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Articles on Chinese

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A security officer wearing a face mask to protect against COVID-19 stands guard as plainclothes personnel march in formation outside the entrance to the Forbidden City in Beijing on May 27, 2020. (AP Photo/Mark Schiefelbein)

How Chinese citizens view their government’s coronavirus response

According to a recently conducted survey, Chinese citizens hold very high levels of satisfaction with the performance of their national government during the pandemic.
A train attendant in Nanchang, China, gestures in solidarity with medical staff departing for the city of Wuhan, Feb. 13, 2020. STR/AFP via Getty Images

Coronavirus unites a divided China in fear, grief and anger at government

Public criticism of the Chinese government's handling of coronavirus shows that the Chinese people can overcome both strict censorship and a gaping class divide when they get angry enough.
A large majority of Asian Australians who make up an increasing proportion of the population, especially in big cities like Sydney, have experienced racism. ketrktt/Shutterstock

Asians out! Not in this suburb. Not in this apartment

Asian Australians experience high levels of racism. Almost six in ten Asia-born Australians report having had experiences of discrimination when trying to rent or buy housing.
They’re a long way from the traditional inner-city ‘Chinatowns’, but the suburbs are where you’ll find 21st-century China-born migrants settling. Jandrie Lombard/Shutterstock

Where are Chinese migrants choosing to settle in Australia? Look to the suburbs

China-born migrants in Australia's capital cities are becoming more suburban, but there are differences in settlement patterns between the biggest cities and smaller cities.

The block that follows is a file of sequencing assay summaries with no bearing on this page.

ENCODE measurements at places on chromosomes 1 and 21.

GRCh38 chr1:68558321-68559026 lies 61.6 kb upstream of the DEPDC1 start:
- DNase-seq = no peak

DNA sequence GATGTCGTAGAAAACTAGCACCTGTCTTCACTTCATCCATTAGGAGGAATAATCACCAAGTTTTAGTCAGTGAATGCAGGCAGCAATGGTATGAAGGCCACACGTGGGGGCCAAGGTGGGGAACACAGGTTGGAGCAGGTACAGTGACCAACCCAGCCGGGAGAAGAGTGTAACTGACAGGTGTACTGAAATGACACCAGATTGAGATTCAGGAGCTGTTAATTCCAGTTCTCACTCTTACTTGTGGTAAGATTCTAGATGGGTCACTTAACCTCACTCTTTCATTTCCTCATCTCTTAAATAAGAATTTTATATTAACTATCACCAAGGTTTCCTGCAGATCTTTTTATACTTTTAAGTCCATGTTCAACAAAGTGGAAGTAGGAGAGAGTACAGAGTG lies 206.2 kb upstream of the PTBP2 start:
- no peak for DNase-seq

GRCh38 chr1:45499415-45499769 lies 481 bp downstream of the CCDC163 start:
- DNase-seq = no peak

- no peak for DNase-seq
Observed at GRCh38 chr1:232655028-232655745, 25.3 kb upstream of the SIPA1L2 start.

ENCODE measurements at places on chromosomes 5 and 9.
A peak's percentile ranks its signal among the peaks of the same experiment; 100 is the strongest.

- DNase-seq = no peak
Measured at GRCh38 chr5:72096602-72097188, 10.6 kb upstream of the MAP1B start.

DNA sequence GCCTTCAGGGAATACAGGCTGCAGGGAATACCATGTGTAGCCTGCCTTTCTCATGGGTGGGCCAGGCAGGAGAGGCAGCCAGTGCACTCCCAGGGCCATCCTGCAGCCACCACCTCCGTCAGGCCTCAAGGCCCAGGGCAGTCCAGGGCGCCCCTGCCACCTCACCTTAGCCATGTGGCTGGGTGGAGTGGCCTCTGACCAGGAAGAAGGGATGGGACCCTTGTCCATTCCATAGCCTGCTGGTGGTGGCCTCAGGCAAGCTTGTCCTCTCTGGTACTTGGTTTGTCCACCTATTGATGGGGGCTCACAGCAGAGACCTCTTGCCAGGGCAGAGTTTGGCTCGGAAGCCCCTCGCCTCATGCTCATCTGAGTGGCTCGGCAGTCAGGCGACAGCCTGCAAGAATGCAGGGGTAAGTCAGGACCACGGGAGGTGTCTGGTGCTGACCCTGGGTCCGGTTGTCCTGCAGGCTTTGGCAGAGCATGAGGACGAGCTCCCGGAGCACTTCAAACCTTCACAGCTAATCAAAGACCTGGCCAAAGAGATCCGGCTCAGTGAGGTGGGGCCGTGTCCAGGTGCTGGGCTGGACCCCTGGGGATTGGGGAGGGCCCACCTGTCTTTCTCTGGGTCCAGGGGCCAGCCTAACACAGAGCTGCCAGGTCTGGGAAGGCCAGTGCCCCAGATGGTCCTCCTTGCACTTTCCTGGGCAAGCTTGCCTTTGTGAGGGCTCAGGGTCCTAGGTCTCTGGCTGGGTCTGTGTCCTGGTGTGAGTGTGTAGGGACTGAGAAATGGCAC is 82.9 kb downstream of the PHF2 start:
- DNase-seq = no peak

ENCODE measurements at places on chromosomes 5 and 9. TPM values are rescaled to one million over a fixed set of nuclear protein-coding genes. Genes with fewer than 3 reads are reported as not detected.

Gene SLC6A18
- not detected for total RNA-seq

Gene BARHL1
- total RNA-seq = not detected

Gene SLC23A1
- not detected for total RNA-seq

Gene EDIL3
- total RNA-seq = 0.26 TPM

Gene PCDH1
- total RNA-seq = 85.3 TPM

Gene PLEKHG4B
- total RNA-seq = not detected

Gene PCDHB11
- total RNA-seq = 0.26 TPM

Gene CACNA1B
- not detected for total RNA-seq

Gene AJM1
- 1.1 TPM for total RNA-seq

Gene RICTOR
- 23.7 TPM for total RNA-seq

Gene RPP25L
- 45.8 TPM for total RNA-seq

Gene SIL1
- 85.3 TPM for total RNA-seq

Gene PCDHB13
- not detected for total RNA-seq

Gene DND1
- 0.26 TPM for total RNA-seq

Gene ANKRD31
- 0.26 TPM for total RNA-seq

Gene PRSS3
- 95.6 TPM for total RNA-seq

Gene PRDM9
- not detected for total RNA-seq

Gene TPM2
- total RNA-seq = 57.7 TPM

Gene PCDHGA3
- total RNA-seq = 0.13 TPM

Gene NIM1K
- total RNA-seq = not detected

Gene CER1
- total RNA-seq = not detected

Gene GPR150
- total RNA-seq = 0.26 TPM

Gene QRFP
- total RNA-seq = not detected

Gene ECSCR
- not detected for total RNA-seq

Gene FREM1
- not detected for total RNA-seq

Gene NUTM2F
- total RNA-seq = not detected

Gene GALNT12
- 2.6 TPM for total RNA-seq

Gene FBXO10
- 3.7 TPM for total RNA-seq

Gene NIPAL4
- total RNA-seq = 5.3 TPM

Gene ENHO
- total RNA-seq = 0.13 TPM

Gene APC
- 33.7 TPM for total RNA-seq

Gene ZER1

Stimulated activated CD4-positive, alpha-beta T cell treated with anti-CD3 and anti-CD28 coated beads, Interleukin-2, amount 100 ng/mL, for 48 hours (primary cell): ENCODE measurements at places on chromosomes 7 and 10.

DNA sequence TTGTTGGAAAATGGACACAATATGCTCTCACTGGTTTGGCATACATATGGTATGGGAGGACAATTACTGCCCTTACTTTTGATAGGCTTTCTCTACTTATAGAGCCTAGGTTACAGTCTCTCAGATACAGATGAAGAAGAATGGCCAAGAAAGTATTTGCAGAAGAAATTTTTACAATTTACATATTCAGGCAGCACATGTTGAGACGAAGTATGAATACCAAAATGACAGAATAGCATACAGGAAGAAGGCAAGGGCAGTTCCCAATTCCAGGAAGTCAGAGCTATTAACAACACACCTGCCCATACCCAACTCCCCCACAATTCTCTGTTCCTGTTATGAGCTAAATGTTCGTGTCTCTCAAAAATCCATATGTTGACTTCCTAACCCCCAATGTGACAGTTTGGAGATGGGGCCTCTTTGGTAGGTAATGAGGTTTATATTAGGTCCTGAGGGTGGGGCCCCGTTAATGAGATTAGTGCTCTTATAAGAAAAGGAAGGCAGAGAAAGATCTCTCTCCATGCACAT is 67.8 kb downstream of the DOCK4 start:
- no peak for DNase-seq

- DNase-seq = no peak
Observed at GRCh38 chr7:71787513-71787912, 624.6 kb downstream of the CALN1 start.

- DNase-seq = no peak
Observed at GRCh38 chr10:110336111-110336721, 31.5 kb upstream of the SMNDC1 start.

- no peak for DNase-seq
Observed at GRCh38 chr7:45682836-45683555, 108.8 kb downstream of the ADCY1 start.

More than 25% of Hurstville residents were born in China, but the Sydney suburb is the exception to the rule. Philip Terry Graham/Flickr

How Australian cities are adapting to the Asian Century

This is the first article in our series, Australian Cities in the Asian Century, which looks at the impact of the rise of China and Chinese migration on our cities.
Foreign Affairs Minister Chrystia Freeland and U.S. Secretary of State Rex Tillerson speak following a meeting on the security and stability on the Korean Peninsula in Vancouver. THE CANADIAN PRESS/Jonathan Hayward

China the winner after pointless Canada-U.S. meeting on North Korea

China is succeeding in a high-stakes poker game on the Korean Peninsula. Did Canada and the U.S. just play into Chinese hands?
Prime Minister Justin Trudeau and his wife, Sophie Gregoire, meet with Chinese President Xi Jinping and his wife, Peng Liyuan, before dinner at the G20 Leaders Summit in Hangzhou, China in September 2016. Trudeau is in China to discuss a trade deal. THE CANADIAN PRESS/Adrian Wyld

Why there won’t be a ‘progressive’ Canada-China trade deal

Prime Minister Justin Trudeau is in China to discuss a trade deal. It's laughable for Canada to believe it can negotiate a "progressive" trade agenda with the Chinese.

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